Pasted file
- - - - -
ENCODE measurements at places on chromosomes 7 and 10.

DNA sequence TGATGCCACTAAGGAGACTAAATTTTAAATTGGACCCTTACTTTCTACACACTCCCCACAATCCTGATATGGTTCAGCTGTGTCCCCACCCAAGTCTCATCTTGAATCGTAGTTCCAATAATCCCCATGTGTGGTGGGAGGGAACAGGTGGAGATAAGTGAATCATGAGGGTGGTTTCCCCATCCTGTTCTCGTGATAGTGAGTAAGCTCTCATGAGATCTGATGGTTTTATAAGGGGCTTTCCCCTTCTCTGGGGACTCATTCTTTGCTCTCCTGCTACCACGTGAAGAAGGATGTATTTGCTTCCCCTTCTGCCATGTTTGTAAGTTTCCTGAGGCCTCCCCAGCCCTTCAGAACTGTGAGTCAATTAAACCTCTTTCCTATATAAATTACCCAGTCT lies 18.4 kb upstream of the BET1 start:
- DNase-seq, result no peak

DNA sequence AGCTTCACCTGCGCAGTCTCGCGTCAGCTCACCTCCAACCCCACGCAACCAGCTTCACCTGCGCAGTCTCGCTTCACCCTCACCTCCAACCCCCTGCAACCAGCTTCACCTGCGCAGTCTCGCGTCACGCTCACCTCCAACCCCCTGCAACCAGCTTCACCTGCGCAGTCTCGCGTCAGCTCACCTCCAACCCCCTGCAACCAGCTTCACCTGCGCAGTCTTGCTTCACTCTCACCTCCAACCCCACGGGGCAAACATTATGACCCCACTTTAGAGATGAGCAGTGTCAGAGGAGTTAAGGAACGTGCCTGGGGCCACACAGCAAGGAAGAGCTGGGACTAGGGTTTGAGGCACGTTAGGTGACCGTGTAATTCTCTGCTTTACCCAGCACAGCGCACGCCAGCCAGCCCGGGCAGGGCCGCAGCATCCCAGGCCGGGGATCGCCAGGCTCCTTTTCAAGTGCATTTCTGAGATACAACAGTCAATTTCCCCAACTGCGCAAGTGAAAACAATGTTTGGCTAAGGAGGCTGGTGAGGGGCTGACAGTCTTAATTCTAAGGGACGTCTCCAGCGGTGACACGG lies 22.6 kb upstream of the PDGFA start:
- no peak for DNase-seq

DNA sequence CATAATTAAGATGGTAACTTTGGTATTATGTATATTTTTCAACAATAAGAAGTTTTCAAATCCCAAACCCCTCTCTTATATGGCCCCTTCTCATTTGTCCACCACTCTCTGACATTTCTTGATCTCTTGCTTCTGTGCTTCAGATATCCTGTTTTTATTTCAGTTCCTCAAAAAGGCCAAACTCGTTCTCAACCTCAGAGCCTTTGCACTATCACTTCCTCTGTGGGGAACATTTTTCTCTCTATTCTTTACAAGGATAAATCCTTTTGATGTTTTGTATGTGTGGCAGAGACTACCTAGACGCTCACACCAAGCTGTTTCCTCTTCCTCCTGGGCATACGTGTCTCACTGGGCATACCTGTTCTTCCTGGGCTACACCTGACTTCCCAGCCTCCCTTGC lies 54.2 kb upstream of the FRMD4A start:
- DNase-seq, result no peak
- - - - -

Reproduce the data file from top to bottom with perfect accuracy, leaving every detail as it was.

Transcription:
ENCODE measurements at places on chromosomes 7 and 10.

DNA sequence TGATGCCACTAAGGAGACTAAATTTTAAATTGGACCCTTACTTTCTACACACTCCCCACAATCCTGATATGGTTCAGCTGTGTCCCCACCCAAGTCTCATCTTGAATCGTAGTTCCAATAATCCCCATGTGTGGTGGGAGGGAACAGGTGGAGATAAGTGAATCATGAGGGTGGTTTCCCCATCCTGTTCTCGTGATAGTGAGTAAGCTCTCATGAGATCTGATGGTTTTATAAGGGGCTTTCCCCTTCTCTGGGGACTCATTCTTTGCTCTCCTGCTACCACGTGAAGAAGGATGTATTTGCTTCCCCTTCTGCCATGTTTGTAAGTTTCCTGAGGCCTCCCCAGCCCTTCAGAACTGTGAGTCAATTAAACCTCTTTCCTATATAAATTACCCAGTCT lies 18.4 kb upstream of the BET1 start:
- DNase-seq, result no peak

DNA sequence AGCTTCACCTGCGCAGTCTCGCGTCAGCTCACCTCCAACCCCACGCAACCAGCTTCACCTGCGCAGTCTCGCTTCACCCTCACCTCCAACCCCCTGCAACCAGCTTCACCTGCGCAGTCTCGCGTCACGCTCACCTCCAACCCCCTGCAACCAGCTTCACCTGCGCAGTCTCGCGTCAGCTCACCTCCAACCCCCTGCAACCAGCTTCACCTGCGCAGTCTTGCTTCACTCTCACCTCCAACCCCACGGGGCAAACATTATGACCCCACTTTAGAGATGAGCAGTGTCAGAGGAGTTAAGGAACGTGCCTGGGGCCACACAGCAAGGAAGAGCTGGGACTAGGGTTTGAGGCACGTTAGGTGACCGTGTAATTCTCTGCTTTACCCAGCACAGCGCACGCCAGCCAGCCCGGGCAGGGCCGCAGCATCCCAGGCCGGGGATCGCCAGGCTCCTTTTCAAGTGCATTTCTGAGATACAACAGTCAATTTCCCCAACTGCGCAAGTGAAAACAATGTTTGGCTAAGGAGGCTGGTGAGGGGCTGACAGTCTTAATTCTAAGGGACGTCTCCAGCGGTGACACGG lies 22.6 kb upstream of the PDGFA start:
- no peak for DNase-seq

DNA sequence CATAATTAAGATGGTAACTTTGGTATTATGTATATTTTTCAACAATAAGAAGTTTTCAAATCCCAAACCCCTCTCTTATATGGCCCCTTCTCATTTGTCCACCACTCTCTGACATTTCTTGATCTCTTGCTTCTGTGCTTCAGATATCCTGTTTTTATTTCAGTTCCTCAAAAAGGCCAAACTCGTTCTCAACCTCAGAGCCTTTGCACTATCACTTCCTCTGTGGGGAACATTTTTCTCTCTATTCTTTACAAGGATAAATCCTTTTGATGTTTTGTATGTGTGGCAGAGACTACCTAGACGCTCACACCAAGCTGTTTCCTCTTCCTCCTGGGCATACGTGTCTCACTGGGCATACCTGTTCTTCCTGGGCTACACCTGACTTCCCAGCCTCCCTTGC lies 54.2 kb upstream of the FRMD4A start:
- DNase-seq, result no peak